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[whitespace] Jerry Garcia
Gone but not forgotten: Jerry Garcia shines in new documentary.

High Notes

Mill Valley Film Fest spotlights great music programming

By Greg Cahill

THERE'S a particularly poignant moment in Grateful Dawg--Gillian Grisman's musical portrait of her mandolin-playing father, David, and his longtime collaborator, Jerry Garcia--in which Gillian's little brother talks about how much he'll miss Garcia, who died in 1996 of a heart attack. As the child chokes up at his loss of a good friend, the screen lights up with a shot of Garcia, not the sage rock icon who captivated millions with his freewheeling electric jams, but a good-natured, aging white-haired musician, puttering around Grisman's makeshift living-room studio with his acoustic guitar and mumbling to himself about not wanting to forget a new lick he's trying to work out.

Just a kindly old man with an obsession for bluegrass music.

It's a very human moment that speaks volumes about the character of a man elevated as a deity by a legion of rabid fans who sought out Garcia as a mystical dream-weaver.

The film--chronicling some of the 44 bluegrass sessions shared by Grisman and Garcia--is one of several noteworthy music programs included in this year's Mill Valley Film Festival, running Oct. 5-15.

Grateful Dawg--featuring unreleased audio tracks and rare concert footage--screens Friday, Oct. 13, at 7:30 p.m. at the Rafael Theater in San Rafael at a special showing that features a post-film concert by Grisman (tickets are $30); the film shows again, by itself, on Sunday, Oct. 15, at 9:30 p.m. at the Sequoia Theater in Mill Valley.

One of the most anticipated music documentaries of the year, Rhythm 'n' Bayous: A Road Map to Louisiana Music by Robert Mugge, will make its world premiere Thursday, Oct. 12, at 6:30 p.m. at the Sequoia Theater, and screens again Saturday, Oct. 14, at 9:30 p.m. at the Rafael Theater.

Known for his acclaimed work Deep Blues, which introduced the world to Mississippi bluesmen Junior Kimbrough and R. L. Burnside, and the Robert Johnson tribute Hellhounds on My Trail, Mugge has emerged as the foremost documentarian of American roots music. His latest offering samples a tasty jambalaya of simmering Southern sounds. It provides a tour through the state's ebullient and diverse musical culture, from Cajun and zydeco to gospel and country, jazz and rockabilly to swamp pop and blues. During the filming, Mugge and his crew traveled to Shreveport (home of the legendary Louisiana Hay Ride), Monroe, Winnsboro, Baton Rouge, New Orleans, Lafayette, Ville Platt, and Eunice to capture such stars as rockabilly great Dale "Susie Q" Hawkins and relatively obscure local heroes like Henry Gray and the Hurricanes. In connection with the film, Hawkins performs two live shows Thursday, Oct. 12, at 7:30 and 9:45 p.m. at Sweetwater in Mill Valley. Concert tickets are $15.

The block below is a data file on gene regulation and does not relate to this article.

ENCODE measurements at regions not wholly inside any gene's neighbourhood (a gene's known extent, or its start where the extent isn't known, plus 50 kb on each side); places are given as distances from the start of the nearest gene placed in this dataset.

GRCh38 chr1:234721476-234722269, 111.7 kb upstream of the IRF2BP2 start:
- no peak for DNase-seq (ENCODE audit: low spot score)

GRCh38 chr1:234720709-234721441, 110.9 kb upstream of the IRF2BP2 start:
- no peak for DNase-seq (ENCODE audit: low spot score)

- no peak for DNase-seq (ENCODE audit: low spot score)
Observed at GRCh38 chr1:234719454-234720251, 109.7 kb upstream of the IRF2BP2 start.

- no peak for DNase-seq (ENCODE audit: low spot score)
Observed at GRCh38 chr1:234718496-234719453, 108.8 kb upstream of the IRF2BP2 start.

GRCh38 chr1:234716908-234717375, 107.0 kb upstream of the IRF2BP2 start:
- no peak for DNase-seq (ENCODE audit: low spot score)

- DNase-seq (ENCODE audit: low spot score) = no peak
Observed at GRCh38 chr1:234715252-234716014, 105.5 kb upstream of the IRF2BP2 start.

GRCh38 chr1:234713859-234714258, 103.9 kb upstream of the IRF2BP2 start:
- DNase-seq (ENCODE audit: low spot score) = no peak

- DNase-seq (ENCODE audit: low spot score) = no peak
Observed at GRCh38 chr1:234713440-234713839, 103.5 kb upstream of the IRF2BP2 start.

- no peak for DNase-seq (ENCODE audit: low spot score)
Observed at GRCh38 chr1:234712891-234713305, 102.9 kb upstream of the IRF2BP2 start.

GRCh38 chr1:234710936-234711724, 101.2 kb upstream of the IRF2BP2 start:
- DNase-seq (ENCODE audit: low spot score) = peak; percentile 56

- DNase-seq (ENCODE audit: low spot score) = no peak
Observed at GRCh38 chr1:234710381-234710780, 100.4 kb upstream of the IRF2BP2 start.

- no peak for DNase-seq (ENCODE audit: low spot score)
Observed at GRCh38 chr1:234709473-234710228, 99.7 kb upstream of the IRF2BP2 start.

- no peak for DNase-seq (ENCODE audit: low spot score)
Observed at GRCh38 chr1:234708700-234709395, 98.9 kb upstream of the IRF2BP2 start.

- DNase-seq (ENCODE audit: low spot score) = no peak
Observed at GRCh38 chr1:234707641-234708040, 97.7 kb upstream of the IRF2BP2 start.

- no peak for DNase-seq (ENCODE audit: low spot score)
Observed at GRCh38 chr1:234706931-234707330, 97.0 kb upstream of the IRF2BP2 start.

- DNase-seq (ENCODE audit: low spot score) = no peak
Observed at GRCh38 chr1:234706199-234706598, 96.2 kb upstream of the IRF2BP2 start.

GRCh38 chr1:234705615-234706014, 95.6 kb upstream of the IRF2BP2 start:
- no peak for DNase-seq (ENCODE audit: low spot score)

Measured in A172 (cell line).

Meanwhile, John Goddard, proprietor of the Village Music record store in Mill Valley, digs into his considerable archive of musical film footage for The Hi De Ho Show, an evening of rare clips from his personal video vault. This eclectic vehicle veers wildly from the hilarious to the outrageous, winding its way through decades of musical history. The footage runs the gamut from Al Jolson and Muddy Waters to the Clash and Hank Williams.

It's an orgy of visual and musical satisfaction for any serious music lover. The Hi De Ho Show screens Saturday, Oct. 7, at 9:45 p.m. at the Odd Fellows Lodge in downtown Mill Valley. Tickets are $7.50.

For details, call the festival information hotline at 415/383-5346.

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From the September 28-October 4, 2000 issue of the Sonoma County Independent.

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